Wiganers are being urged to send a positive message at the ballot box on the eve of the European elections.
Activists have been leafletting across the town in recent days trying to persuade voters to give a thumbs-down to extremism and the politics of hatred when they decide who to send to Brussels on Thursday.
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Wigan MP Lisa Nandy and Labour councillors have been backing the Hope Not Hate campaign, with trade unions and anti-racism groups also supporting.
Voters will cast their ballots to decide who will be the eight members of the European Parliament (MEP) representing the North West.
A number of faith leaders from Wigan churches have also penned a joint letter urging the victory of hope over hate.
Those backing the drive held placards this week proclaiming refugees and migrants were welcome in Britain and outlining the positive contribution of foreign-born workers to the NHS.
The town's Westminster representative Ms Nandy has been supported by the likes of newly-elected Labour representative Coun Sheila Ramsdale, with leafletting taking place in her Douglas ward on Monday evening.
Other backers of the campaign include the RMT union, Hope Not Hate and other anti-racism groups.
Ms Nandy also travelled to Liverpool this week to stand alongside fellow Labour MPs and MEPs at an event organised by trade union Unite encouraging voters not to give their support to extreme candidates at the ballot box.
Ms Nandy said: “Across the North West, trade unionists and anti-racism activists have been joining forces to stop the fascists who have caused so much trouble and division in our towns in recent months.
“In the last few days, volunteers in Wigan have delivered thousands of leaflets urging people to use their vote in the European Elections to reject hate.
“Wigan is a decent, tolerant town that has seen off this sort of trouble before and we will do it again.
“Racism and xenophobia has never solved any of our problems and it never will.”
Meanwhile 10 Wigan ministers, representing the Baptist, Methodist, United Reform and Anglican churches as well as the Salvation Army, wrote to say they hope extremism is not the victor tomorrow.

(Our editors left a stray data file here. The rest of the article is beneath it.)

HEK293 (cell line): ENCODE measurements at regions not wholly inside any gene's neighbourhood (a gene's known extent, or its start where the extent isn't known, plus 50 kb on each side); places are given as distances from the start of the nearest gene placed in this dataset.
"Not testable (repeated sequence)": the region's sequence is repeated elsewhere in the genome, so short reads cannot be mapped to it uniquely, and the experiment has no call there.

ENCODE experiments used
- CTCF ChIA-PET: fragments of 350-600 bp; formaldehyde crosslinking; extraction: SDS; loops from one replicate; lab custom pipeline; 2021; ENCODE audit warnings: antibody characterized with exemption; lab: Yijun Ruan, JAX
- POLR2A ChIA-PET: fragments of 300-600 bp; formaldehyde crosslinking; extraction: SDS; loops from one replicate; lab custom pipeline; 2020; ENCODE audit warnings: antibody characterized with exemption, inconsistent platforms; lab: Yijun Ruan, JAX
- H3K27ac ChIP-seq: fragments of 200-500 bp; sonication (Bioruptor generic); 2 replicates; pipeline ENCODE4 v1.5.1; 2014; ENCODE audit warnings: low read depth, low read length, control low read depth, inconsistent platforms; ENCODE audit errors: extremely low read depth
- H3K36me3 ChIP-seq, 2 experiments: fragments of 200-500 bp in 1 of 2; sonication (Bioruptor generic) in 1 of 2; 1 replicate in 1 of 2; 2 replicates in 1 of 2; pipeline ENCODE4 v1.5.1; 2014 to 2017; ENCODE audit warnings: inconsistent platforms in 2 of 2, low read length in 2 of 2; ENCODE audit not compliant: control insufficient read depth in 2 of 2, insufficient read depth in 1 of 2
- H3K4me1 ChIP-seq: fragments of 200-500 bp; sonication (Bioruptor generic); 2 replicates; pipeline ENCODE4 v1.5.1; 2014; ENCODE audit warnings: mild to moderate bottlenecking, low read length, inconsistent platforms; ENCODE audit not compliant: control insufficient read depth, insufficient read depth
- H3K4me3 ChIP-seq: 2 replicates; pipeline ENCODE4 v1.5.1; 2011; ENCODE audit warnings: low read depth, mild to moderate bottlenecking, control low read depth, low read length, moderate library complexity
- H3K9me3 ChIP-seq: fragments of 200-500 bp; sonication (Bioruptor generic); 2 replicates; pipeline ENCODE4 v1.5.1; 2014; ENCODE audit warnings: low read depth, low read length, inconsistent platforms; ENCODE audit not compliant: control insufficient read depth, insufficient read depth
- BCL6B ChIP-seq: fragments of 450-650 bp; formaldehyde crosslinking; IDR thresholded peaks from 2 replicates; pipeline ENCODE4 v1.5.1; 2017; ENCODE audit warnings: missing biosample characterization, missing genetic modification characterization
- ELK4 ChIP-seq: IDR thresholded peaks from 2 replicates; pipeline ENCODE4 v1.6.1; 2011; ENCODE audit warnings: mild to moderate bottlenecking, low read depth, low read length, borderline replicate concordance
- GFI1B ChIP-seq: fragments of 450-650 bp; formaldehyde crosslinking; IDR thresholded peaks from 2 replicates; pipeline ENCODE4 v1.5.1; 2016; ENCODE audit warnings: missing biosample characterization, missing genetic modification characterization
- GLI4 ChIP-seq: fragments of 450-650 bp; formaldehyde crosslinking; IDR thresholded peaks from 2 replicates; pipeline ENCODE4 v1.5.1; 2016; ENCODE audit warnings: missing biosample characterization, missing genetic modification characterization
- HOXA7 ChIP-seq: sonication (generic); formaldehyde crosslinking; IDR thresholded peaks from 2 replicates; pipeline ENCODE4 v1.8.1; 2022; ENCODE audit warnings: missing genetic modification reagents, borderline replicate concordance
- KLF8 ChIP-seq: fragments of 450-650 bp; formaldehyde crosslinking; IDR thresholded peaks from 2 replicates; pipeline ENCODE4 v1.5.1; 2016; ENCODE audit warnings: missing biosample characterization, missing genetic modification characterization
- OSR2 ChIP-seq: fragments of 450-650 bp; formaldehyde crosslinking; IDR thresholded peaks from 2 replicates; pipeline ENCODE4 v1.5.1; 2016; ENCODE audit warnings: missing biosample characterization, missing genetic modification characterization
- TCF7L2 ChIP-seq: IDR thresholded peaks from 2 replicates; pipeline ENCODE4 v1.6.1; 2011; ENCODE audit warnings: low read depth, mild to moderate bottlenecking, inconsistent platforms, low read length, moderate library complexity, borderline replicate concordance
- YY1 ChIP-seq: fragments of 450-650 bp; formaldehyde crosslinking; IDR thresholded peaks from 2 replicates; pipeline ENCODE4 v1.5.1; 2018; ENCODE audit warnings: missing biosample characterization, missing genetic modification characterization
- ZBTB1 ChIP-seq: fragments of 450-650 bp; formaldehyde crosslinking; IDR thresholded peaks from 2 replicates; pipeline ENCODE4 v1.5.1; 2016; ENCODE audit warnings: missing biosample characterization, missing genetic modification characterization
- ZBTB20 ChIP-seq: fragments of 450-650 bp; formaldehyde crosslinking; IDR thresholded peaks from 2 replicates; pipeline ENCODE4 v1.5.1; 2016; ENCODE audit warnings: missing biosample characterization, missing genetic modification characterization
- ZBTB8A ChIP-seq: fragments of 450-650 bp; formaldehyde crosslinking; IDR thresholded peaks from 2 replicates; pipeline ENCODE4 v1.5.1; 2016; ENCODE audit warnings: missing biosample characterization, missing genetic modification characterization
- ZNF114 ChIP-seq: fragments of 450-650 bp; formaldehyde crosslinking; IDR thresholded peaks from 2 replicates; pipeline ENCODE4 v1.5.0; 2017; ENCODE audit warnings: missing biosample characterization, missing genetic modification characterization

The signatures included that of the Rector of Wigan, the Rev Will Gibbons.
The letter said: “In recent weeks a number of European election candidates have visited our town trying to stir up tensions and divide us from one another.
“Here in Wigan we have a long and proud history of rejecting hate and pulling together to support one another.”
Unite is particularly encouraging voters who may think about giving Thursday’s election a miss to think again and get to the ballot box, saying more extreme options may do better if there is a small turnout.
Barely one in three people voted in the North West in the last EU election.
Nine parties and two independents are standing in Thursday’s election to contest the eight seats for MEPs from the North West.
The election uses a proportional list system, with those taking part able to select up to eight candidates. Voters have to choose one party or independent.
The party with most votes gets the candidate at the top of its list elected.
Its vote is then divided by two and whoever then has the largest number of votes gets its top candidate into the parliament.
This process continues until all the seats for the region have been allocated. Once parties have multiple MEPs elected their vote is divided by the number of parliamentarians they have plus one for each round they win.
The results will be counted and announced on Sunday.
For a full list of candidates and other information, visit www.wigan.gov.uk/Council/Voting-and-Elections/Elections.aspx